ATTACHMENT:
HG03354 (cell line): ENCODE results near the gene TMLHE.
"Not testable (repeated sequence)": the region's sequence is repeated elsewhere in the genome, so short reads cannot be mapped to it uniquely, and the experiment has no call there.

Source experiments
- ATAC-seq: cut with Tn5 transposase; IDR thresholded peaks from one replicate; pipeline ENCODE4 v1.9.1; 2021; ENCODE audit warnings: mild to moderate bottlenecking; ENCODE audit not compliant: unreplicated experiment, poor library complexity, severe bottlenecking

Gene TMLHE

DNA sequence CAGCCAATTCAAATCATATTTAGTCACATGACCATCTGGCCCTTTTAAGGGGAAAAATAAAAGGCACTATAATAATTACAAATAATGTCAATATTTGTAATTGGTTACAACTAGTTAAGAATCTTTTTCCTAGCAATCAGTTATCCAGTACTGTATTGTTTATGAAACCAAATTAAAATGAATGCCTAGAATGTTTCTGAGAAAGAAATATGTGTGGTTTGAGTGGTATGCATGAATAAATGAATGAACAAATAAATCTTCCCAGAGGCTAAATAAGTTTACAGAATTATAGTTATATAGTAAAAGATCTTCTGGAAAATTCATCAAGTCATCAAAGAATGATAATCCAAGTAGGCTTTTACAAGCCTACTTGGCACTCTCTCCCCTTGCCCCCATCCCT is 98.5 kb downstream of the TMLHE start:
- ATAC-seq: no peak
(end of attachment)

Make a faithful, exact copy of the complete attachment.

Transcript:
HG03354 (cell line): ENCODE results near the gene TMLHE.
"Not testable (repeated sequence)": the region's sequence is repeated elsewhere in the genome, so short reads cannot be mapped to it uniquely, and the experiment has no call there.

Source experiments
- ATAC-seq: cut with Tn5 transposase; IDR thresholded peaks from one replicate; pipeline ENCODE4 v1.9.1; 2021; ENCODE audit warnings: mild to moderate bottlenecking; ENCODE audit not compliant: unreplicated experiment, poor library complexity, severe bottlenecking

Gene TMLHE

DNA sequence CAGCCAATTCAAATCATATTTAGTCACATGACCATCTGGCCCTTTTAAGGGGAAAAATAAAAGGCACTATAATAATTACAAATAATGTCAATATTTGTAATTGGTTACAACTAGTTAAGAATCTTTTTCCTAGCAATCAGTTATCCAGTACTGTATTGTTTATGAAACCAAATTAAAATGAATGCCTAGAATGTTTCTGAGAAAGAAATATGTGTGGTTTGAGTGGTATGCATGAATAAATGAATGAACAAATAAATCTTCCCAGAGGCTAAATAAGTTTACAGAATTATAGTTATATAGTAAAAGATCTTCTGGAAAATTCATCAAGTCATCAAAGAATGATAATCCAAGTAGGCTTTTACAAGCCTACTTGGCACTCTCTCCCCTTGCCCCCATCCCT is 98.5 kb downstream of the TMLHE start:
- ATAC-seq: no peak